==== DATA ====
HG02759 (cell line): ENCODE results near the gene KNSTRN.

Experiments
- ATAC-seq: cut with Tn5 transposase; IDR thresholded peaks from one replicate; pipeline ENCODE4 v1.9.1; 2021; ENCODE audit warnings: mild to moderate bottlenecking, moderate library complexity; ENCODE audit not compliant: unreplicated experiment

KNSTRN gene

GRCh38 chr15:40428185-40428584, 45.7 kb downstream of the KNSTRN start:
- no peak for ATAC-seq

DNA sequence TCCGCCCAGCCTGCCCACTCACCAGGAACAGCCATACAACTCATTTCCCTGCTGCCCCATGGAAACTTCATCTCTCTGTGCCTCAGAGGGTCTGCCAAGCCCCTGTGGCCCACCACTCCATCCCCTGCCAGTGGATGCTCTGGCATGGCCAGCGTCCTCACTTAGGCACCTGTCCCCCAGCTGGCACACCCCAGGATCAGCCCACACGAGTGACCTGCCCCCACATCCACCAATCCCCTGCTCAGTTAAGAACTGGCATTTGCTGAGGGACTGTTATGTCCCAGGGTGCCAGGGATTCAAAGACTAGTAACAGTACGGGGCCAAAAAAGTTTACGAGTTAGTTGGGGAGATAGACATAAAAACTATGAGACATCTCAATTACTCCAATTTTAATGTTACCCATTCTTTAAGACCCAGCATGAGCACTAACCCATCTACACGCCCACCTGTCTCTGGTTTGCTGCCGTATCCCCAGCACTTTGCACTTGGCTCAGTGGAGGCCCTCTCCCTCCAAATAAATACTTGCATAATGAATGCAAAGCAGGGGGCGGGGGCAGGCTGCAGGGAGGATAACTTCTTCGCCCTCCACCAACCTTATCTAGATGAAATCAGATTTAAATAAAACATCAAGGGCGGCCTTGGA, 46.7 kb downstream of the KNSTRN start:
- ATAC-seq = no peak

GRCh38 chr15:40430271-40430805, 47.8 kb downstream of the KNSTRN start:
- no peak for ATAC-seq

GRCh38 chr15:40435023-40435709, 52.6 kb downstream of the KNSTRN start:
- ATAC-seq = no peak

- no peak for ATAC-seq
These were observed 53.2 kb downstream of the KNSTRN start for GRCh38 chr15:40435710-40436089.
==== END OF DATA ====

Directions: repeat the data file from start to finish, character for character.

HG02759 (cell line): ENCODE results near the gene KNSTRN.

Experiments
- ATAC-seq: cut with Tn5 transposase; IDR thresholded peaks from one replicate; pipeline ENCODE4 v1.9.1; 2021; ENCODE audit warnings: mild to moderate bottlenecking, moderate library complexity; ENCODE audit not compliant: unreplicated experiment

KNSTRN gene

GRCh38 chr15:40428185-40428584, 45.7 kb downstream of the KNSTRN start:
- no peak for ATAC-seq

DNA sequence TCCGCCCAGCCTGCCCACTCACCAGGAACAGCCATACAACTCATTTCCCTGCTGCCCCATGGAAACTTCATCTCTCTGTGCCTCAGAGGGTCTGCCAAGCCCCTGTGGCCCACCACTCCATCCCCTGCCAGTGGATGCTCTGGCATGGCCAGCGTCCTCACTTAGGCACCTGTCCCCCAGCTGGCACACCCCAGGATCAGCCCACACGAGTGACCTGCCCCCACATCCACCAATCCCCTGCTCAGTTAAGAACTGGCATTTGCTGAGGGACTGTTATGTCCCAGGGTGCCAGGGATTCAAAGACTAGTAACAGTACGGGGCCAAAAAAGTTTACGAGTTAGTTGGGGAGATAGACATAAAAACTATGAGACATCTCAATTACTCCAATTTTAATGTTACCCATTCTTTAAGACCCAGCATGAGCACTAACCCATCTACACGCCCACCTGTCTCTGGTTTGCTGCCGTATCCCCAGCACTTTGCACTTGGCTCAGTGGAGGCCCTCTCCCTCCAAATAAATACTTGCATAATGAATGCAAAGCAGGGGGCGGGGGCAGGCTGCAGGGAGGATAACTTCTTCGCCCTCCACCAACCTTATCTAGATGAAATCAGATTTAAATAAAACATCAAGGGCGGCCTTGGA, 46.7 kb downstream of the KNSTRN start:
- ATAC-seq = no peak

GRCh38 chr15:40430271-40430805, 47.8 kb downstream of the KNSTRN start:
- no peak for ATAC-seq

GRCh38 chr15:40435023-40435709, 52.6 kb downstream of the KNSTRN start:
- ATAC-seq = no peak

- no peak for ATAC-seq
These were observed 53.2 kb downstream of the KNSTRN start for GRCh38 chr15:40435710-40436089.